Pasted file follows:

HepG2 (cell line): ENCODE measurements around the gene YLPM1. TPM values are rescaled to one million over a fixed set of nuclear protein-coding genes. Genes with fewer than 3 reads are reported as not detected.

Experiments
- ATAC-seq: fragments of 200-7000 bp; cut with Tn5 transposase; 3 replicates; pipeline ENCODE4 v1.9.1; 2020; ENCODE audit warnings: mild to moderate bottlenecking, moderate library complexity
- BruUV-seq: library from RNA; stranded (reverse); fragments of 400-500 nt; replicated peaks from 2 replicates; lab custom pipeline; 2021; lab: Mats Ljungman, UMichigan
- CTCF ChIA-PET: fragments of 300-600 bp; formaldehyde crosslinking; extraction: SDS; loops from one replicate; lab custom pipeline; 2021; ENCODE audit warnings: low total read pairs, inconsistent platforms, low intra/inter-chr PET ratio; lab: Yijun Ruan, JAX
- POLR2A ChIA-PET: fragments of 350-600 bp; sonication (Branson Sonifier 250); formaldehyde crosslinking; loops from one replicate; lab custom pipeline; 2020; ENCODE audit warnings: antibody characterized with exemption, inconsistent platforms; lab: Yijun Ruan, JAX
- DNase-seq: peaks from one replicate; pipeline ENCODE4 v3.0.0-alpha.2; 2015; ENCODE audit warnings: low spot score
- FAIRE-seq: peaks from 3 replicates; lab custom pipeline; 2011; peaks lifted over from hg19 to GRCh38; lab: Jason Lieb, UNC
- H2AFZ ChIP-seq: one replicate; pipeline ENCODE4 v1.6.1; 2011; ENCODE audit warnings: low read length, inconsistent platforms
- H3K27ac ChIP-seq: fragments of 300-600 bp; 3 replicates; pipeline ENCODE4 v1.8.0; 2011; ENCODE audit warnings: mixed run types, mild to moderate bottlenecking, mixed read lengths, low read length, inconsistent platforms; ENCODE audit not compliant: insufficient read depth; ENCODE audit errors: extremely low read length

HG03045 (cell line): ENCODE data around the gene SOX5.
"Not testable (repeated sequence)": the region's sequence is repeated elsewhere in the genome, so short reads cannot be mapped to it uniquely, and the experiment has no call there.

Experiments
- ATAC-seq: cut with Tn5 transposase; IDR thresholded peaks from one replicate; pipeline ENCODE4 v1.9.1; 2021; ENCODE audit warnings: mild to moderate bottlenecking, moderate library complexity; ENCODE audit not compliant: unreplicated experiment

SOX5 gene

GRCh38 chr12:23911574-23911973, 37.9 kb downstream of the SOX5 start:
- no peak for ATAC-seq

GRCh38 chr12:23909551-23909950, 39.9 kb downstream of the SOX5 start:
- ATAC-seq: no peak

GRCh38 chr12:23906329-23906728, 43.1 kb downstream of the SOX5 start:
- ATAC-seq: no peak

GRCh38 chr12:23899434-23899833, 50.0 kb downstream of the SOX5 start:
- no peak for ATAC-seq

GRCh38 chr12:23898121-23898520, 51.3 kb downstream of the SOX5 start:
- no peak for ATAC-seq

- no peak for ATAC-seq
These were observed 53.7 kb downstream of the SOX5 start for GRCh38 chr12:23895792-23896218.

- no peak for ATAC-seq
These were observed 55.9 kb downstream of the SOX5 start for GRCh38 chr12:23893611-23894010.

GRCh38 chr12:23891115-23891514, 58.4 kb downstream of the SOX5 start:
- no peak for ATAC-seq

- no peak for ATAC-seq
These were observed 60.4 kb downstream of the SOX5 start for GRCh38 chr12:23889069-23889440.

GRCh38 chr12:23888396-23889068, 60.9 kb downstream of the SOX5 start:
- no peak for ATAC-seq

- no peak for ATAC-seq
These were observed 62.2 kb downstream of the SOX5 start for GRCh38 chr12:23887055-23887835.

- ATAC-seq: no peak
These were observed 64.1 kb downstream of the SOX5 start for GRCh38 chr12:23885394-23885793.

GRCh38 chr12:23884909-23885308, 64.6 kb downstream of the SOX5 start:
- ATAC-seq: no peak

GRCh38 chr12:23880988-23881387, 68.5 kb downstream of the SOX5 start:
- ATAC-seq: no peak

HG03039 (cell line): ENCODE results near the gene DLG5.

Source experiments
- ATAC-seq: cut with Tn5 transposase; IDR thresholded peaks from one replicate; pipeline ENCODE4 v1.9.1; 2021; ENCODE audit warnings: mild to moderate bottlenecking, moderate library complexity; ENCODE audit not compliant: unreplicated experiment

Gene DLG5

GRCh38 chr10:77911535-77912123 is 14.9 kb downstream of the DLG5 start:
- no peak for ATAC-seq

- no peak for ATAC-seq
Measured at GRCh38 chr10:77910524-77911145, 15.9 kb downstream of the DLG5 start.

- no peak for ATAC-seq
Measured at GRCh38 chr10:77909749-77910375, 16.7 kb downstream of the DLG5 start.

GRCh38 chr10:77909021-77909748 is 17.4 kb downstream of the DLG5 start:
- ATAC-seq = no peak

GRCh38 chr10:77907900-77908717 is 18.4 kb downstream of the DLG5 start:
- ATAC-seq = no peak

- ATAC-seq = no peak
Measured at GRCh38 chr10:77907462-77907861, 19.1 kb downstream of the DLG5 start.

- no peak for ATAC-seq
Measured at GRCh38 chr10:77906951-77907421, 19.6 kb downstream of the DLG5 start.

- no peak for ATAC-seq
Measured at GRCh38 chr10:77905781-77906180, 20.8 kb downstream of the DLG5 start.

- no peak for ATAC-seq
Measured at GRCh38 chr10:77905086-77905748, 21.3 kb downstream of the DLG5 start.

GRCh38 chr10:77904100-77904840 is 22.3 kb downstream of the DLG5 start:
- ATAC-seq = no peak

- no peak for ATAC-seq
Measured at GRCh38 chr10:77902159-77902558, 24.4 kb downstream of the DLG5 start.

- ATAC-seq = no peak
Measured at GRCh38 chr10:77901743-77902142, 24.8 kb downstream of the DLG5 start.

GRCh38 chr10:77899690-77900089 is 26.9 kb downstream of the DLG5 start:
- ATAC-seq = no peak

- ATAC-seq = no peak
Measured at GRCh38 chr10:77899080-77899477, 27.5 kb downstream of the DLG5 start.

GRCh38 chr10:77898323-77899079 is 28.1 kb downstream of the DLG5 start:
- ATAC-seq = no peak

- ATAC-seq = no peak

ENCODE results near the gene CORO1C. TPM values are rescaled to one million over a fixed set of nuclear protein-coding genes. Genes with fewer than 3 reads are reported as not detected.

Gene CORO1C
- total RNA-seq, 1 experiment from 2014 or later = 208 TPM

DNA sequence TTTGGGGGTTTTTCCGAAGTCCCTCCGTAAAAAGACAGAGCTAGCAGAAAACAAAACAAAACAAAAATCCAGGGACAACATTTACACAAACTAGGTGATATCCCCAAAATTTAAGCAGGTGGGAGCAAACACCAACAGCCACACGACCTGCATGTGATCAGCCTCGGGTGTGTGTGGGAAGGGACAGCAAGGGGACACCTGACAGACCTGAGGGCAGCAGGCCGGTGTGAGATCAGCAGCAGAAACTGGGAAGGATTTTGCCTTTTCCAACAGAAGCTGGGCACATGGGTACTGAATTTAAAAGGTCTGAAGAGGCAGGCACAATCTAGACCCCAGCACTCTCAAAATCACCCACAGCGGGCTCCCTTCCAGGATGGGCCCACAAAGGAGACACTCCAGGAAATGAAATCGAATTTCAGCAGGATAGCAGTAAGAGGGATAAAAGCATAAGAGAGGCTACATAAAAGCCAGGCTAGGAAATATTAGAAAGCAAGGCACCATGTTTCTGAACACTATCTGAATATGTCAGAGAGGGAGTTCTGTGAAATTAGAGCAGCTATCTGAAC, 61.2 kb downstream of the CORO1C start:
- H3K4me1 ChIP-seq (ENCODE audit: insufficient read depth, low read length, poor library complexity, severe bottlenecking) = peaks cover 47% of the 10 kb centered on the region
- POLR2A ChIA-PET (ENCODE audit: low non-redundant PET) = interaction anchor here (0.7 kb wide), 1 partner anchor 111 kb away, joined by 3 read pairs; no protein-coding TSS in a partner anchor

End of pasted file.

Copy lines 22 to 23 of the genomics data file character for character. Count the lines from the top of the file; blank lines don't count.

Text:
GRCh38 chr12:23899434-23899833, 50.0 kb downstream of the SOX5 start:
- no peak for ATAC-seq